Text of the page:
Concise and Descriptive Bio – You get a whopping 160 characters to describe yourself and what people will get when they follow you on Twitter. Make it interesting and convincing!
Profile Picture – No one wants to follow the generic Twitter icons. And not a lot of people want to follow a logo (unless it’s a well recognized one). What they do want to see is a person behind the profile. Social media is all about engagement, and people want to engage with other people, not just companies or bots.
Great Tweets – Last, but not least, when people are deciding to follow you, chances are they are going to do so based on your most recent tweets. If you visit your profile, you’ll see your last twenty tweets at the least. Make sure that these tweets reflect your engagement level with your audience – you should be sharing great content and responding to others MORE than you should be doing pitches and trying to make sales.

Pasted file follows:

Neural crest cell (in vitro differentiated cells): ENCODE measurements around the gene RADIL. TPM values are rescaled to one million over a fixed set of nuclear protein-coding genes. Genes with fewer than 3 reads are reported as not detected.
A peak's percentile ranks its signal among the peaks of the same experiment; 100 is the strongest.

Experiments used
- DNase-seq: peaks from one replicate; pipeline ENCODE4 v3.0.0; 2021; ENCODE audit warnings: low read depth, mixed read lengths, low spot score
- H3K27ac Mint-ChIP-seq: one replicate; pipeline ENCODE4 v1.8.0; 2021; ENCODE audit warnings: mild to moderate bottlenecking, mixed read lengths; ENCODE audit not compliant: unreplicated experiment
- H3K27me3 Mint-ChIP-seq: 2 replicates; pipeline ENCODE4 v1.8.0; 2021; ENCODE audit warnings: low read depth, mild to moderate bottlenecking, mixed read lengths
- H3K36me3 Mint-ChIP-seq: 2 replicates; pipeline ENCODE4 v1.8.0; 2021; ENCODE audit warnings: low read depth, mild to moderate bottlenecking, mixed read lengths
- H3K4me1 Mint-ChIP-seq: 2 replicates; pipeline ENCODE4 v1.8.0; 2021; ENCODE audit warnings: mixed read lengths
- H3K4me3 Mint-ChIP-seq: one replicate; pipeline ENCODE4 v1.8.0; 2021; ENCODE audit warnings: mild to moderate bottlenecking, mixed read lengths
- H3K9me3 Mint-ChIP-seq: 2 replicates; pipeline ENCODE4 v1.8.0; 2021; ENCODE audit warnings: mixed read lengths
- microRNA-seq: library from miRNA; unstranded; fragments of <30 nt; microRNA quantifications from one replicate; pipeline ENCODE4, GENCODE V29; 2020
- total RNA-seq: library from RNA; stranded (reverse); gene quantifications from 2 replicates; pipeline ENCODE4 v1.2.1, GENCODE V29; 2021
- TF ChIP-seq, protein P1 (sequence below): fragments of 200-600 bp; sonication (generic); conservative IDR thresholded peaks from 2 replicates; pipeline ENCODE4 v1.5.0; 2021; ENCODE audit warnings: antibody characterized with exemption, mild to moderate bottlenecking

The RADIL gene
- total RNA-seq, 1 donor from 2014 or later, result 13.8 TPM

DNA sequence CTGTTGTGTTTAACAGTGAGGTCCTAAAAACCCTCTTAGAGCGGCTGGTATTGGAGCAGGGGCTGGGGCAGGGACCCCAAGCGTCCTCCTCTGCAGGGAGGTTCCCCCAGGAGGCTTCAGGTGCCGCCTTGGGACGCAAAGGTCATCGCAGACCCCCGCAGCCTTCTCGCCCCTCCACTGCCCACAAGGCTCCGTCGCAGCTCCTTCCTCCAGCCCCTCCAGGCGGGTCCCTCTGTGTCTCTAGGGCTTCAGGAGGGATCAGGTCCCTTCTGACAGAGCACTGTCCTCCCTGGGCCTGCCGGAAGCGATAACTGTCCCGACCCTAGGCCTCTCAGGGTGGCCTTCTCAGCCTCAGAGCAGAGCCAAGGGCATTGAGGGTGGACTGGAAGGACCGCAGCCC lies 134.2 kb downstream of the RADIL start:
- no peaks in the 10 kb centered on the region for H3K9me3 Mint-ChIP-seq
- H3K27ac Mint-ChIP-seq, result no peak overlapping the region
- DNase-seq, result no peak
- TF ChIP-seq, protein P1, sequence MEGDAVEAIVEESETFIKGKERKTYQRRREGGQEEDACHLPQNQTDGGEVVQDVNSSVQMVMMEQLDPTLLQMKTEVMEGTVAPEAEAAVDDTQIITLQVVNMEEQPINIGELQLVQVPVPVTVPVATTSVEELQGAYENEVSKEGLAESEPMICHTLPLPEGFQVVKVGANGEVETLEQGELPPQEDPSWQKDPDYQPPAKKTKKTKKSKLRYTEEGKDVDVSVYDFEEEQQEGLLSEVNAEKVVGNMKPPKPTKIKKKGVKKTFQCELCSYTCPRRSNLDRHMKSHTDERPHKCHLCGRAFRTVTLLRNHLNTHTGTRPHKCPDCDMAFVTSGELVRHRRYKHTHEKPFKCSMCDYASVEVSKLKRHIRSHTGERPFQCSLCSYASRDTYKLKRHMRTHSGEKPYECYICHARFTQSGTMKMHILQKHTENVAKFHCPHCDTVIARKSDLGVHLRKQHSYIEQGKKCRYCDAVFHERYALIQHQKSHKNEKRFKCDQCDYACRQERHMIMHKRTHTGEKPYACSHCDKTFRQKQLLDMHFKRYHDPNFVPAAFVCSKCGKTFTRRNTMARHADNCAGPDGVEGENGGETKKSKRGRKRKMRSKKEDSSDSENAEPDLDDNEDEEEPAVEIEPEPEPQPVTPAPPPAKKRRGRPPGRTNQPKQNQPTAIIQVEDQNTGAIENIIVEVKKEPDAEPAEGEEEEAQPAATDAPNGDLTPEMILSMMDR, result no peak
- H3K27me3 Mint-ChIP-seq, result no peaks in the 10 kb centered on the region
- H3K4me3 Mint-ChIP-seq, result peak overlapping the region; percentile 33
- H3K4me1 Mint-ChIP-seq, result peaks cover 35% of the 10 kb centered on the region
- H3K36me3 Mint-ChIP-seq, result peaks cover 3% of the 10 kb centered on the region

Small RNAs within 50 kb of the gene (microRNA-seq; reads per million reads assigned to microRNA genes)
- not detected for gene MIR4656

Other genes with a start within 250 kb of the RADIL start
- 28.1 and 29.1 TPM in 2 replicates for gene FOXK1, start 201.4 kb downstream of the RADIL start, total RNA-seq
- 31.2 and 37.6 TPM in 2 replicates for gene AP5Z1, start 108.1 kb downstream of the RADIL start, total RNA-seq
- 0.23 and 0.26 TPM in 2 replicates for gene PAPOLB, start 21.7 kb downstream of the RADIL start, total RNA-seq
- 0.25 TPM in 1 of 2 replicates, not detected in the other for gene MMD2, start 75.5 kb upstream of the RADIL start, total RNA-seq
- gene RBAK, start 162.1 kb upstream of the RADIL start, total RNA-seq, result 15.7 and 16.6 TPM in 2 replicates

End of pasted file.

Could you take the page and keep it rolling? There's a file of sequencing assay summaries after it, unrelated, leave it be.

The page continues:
Finding Targeted Followers
Now that you have your profile setup, and some great tweets, your next on-going goal will be to gain followers. Sure, there are lots of ways to get just any followers, but the key is to get targeted followers who are interested in your industry.
So how do you find them? And how do you get them to follow you?
While everything shouldn’t always be about numbers, there is a certain thing to be said about someone coming to your profile and seeing that you have a good follower count. I usually like to start a new Twitter account out by finding people who have a follow back policy in place, usually implemented by an online application. Basically, you will be looking for people who have close to a 1:1 ratio of followers and following count.
Some great places to search include:
TwitterCounter Search – Enter in your keyword and you will see users with their following and follower count. Connect TwitterCounter with your Twitter account and follow those users directly from TwitterCounter’s search results.